In 1895, H.G. Wells launched his sci-fi career with a tale about a Victorian gentleman who travels to Earth in the year 802,701AD. The “Time Traveler” discovers that humanity has evolved into two different species: the Eloi, elfin descendants of the upper-classes, and the Morlocks, ape-like descendants of the working classes who live underground and feed on the Eloi. Wells’ story, The Time Machine , coined the term we now take for granted and popularized the notion of using such a device to travel back and forth in time.
Today, time travel is a Hollywood staple. In Star Trek IV: The Voyage Home, the spaceship Enterprise uses the sun’s gravity to slingshot back to present-day Earth, rescue a pair of humpback whales, and save mankind from an interplanetary doomsday probe. In The Terminator, John Connor sends a soldier back in time to rescue his mother so he can save mankind from Skynet, an artificial intelligence that (understandably? justifiably?) decides to exterminate humanity as soon as it achieves self-awareness.
But up until now, no one has tried to create an actual time machine — except, that is, for our friends in Congress who write the tax laws, and our friends at the Treasury who enforce them. Read on and discover time travel so fiendish that you might just not be able to sleep tonight.
For several years now, the IRS has been crusading against abusive syndicated conservation easements. These involve a group of taxpayers joining as partners to buy land and donate development rights to a nonprofit dedicated to land preservation. Congress specifically authorized these deductions in 1976. However, the IRS argues that some syndicators have used inflated valuations to create illegitimate and fraudulent deductions.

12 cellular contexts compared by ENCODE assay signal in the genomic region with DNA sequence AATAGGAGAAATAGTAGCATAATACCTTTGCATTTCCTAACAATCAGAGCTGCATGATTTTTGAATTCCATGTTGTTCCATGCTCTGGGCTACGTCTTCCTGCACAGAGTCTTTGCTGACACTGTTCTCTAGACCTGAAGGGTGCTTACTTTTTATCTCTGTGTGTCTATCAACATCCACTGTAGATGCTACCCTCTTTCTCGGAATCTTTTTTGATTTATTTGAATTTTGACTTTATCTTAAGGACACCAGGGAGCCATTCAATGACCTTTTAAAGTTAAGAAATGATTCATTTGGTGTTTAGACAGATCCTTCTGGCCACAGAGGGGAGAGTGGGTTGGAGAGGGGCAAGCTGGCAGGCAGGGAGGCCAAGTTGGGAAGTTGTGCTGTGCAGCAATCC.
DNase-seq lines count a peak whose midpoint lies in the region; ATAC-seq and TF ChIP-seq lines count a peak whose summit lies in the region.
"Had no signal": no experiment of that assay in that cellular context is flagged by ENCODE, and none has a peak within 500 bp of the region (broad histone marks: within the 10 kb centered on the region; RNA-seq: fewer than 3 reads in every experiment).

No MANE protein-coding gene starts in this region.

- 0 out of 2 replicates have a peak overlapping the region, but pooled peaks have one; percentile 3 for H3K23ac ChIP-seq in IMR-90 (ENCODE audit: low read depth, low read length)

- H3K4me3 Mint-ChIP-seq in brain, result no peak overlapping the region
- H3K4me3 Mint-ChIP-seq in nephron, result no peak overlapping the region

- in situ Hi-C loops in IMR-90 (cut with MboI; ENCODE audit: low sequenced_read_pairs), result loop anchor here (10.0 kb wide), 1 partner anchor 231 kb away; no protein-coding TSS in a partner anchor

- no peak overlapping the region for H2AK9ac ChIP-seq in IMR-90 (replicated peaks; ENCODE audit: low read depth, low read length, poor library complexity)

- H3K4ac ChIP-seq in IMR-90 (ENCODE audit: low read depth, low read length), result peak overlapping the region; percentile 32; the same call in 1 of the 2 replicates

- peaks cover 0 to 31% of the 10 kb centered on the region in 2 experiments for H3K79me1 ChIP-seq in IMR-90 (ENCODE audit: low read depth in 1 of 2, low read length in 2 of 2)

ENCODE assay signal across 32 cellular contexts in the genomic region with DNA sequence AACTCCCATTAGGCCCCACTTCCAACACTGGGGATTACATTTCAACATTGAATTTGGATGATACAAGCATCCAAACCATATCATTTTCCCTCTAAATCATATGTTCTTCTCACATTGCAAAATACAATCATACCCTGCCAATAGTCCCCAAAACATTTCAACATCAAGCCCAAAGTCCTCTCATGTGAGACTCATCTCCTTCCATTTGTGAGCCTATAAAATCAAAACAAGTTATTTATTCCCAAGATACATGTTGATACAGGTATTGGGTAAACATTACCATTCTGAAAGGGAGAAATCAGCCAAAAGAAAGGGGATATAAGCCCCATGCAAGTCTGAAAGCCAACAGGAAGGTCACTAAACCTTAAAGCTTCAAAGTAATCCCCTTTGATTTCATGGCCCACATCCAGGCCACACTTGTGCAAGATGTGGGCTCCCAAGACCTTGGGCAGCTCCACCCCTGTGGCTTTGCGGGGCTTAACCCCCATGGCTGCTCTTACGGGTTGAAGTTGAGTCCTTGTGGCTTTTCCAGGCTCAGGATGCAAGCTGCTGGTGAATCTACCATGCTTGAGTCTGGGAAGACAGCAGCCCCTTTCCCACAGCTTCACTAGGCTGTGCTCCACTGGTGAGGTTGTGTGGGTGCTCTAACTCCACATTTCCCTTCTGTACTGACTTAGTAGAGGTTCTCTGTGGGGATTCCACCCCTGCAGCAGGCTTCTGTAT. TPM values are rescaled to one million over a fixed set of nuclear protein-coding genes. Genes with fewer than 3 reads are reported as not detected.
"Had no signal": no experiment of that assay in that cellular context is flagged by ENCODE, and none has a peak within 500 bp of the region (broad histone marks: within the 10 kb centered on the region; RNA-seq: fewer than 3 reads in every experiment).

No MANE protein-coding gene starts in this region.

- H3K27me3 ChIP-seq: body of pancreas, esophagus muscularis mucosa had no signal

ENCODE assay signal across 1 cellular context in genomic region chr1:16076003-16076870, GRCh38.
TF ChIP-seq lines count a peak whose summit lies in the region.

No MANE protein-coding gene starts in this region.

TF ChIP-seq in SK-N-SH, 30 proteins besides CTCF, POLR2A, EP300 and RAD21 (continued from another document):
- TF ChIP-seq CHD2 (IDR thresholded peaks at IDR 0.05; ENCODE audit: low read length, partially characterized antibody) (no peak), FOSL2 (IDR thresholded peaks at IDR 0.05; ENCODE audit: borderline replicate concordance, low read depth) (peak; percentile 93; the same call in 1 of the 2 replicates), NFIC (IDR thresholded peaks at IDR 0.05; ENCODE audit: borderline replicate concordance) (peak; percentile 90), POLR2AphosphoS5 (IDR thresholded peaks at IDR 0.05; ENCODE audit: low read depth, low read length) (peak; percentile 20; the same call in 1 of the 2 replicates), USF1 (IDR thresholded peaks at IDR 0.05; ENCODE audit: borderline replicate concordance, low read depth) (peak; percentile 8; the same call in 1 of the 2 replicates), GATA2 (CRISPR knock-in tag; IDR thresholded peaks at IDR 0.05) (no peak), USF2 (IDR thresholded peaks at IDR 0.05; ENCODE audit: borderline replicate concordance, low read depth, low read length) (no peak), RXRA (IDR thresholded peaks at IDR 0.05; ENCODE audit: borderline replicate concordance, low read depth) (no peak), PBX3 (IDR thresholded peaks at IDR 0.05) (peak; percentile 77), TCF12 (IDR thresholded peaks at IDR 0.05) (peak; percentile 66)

The Service has been auditing and, in appropriate cases, penalizing individual promotors for years. In 2016, they made easements offering deductions greater than 250% of cash contributions a “listed transaction” subject to special disclosures. But now Congress has introduced a bill that would deny deductions greater than that 250%, retroactively to 2016. The bill would also impose a new 40% “valuation penalty” on disallowed deductions, retroactive 12 years. Yowza.
Those legislators aren’t the only ones looking to bend the space-time continuum. The Treasury Department reported last month that they would examine whether they can “claw back” taxes on gifts from investors who use certain kinds of trusts to clear out their estates before the Tax Cuts and Jobs Act’s higher gift tax exemptions expire in 2026. This means you could make gifts in the future that get taxed as if you made them in the past. (If you saw Tenet, and actually understood it, maybe you can follow that logic!)
Of course, time travel doesn’t always lead to disaster. Many real estate owners are familiar with a strategy called “cost segregation,” which lets you recalculate depreciation deductions back to your original purchase date — and catch up anything you missed in the year you do the study. It doesn’t create new deductions — but the time value of money means accelerating future deductions into today still creates real savings. (If the Terminator owned a four-family, that’s what he would do.)
Retroactive tax hikes and penalties sound terrifying. (Because they are.) They also set a terrible precedent by making it harder to plan. But they don’t make it impossible, and we’re here to help you evaluate pros and cons for every choice you make. If you could see the future, you’d know just how much you could save!